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Re: <nettime> sharing e-mail banned by law - 5 years jail or$60,000 fines

>Date: Tue, 06 Mar 2001 13:23:51 +0800
>To: nettime-l@bbs.thing.net
>From: Jacqueline McNally <jacqueline@decisions-and-designs.com.au>
>Subject: Re: <nettime> sharing e-mail banned by law - 5 years jail or
>$60,000 fines
>Sender: nettime-l-request@bbs.thing.net
>Precedence: bulk
>Reply-To: Jacqueline McNally <jacqueline@decisions-and-designs.com.au>
>At 03:30 AM 03/05/2001, you wrote:
>>[From: Eric Scheid <eric@ironclad.net.au>
>>To: "tbtf-irregulars" <tbtf-irregulars@world.std.com>]
>>When will the madness end?
>>An article in today's Sunday Telegraph (March 4, 2001), is the following
>>article, which I cannot find on their website :-(
>The same article appeared in the Sunday Times. The example that the
>journalist used is the key - it has nothing to do with copyright, but
>everything to do with selling a newspaper. The following news release puts
>the issue into perspective. I suspect the Sunday papers had trouble finding
>a newsworthy example.
>News Release
>The Hon. Daryl Williams AM QC MP
>4 March 2001
>Contrary to alarmist media reports, sharing e-mail is not banned by law.
>Amendments to the Copyright Act that came into effect today do not outlaw
>the practice of forwarding personal e-mails to other people. That would be
>The Copyright Amendment (Digital Agenda) Act updates copyright law to
>ensure it provides the same protections in an electronic environment as
>exist in a hard copy environment. For example, musicians whose music is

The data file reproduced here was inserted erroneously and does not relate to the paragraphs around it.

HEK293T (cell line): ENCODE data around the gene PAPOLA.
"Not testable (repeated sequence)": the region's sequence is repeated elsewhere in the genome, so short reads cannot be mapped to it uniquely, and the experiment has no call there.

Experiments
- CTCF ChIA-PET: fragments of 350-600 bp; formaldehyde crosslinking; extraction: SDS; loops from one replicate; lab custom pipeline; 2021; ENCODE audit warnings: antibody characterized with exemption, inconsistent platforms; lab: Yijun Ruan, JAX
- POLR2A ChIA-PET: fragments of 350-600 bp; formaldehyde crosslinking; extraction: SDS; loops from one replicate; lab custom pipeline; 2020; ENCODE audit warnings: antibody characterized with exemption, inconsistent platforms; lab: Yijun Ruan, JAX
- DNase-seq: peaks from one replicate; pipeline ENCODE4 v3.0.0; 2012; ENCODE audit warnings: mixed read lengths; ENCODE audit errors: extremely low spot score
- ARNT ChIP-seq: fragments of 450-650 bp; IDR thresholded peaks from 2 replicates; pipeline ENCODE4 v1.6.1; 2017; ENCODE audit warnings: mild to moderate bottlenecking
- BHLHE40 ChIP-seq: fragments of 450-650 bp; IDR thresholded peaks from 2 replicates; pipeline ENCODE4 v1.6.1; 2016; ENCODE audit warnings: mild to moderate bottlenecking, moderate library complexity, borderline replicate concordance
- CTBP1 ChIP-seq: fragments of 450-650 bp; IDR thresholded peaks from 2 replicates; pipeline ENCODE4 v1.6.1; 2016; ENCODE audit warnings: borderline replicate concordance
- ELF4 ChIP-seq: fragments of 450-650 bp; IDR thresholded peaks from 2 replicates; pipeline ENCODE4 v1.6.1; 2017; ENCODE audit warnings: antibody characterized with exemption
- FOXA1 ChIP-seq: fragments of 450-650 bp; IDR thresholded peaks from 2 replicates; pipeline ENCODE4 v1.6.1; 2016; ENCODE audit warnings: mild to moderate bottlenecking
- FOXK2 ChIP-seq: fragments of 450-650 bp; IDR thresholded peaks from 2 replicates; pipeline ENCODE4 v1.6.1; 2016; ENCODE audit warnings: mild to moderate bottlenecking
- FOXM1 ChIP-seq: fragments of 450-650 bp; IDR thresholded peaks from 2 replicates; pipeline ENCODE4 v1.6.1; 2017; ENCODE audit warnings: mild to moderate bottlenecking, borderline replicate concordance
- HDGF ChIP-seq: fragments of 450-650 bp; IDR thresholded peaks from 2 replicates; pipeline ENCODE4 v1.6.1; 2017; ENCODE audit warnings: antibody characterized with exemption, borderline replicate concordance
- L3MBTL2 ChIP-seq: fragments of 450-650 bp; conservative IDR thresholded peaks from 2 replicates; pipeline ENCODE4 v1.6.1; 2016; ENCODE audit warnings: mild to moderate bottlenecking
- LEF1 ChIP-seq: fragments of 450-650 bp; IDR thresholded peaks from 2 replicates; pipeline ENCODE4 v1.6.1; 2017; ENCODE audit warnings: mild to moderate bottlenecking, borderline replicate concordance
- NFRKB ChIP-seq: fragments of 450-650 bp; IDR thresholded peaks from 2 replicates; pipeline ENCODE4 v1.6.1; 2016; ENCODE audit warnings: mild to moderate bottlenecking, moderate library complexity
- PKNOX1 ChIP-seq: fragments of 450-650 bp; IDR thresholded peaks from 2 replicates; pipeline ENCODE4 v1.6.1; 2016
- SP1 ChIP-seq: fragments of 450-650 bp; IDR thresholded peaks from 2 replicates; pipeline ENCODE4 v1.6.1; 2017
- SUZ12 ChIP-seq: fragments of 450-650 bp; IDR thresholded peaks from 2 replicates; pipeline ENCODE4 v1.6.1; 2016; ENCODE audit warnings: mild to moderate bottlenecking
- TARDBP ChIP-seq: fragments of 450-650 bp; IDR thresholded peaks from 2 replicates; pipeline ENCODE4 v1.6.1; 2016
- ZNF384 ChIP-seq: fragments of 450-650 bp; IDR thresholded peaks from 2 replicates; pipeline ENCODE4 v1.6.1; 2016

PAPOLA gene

>distributed online without their permission will be able to take action to
>stop it, in the same way they can if pirate CDs are sold over the counter.
>Forwarding a personal e-mail is unlikely to breach copyright laws. A court
>would need to find that the contents of the e-mail were an "original
>literary work". For example, if the e-mail was simply a joke that everyone
>had been re-hashing for years, it is doubtful it would have the necessary
>originality to be protected by copyright. Similarly, a casual exchange of
>personal information or office gossip would probably not be original enough
>to have copyright in it.
>The Digital Agenda Act brings copyright law into the electronic age. It is
>an important reform that will further protect the rights of musicians,
>artists, writers, film makers and other creators of original works. It will
>also continue to allow users, especially libraries and educational
>institutions, reasonable access to copyright material through new
>communications technologies. It will not impose hefty penalties on everyday
>users of personal e-mail.
>More of a concern is:
>South Australia's Net Censorship Threat
>3rd March 2001
>An Internet censorship Bill was introduced into the South Australian
>Parliament on 8th November 2000 by the Attorney-General, Trevor Griffin.
>Among other things, the Bill criminalises making available content
>unsuitable for children online, even if the content is only made available
>to adults. EFA has issued an Action Alert suggesting ways of
>informing politicians about the dangers of this Bill.
>EFA alert
>South Australia is about to criminalise provision to adults of material
>unsuitable for children on the Internet. It will be the first Australian
>State to do so. Contact South Australian Members of Parliament to express
>your  opposition to Internet Censorship. The S.A. Parliament is likely to
>vote on the legislation in the session commencing 13th March 2001. Please
>redistribute this alert in appropriate places but not after 16th March 2001.
>More information and Analysis of the Bill
>Other references:
>Australia goes stark raving mad over Net censorship
>By: Kieren McCarthy
>Posted: 02/03/2001 at 13:18 GMT
>Australia fights online obscenity
>By Juliana Gruenwald, Interactive Week
>February 26, 2001
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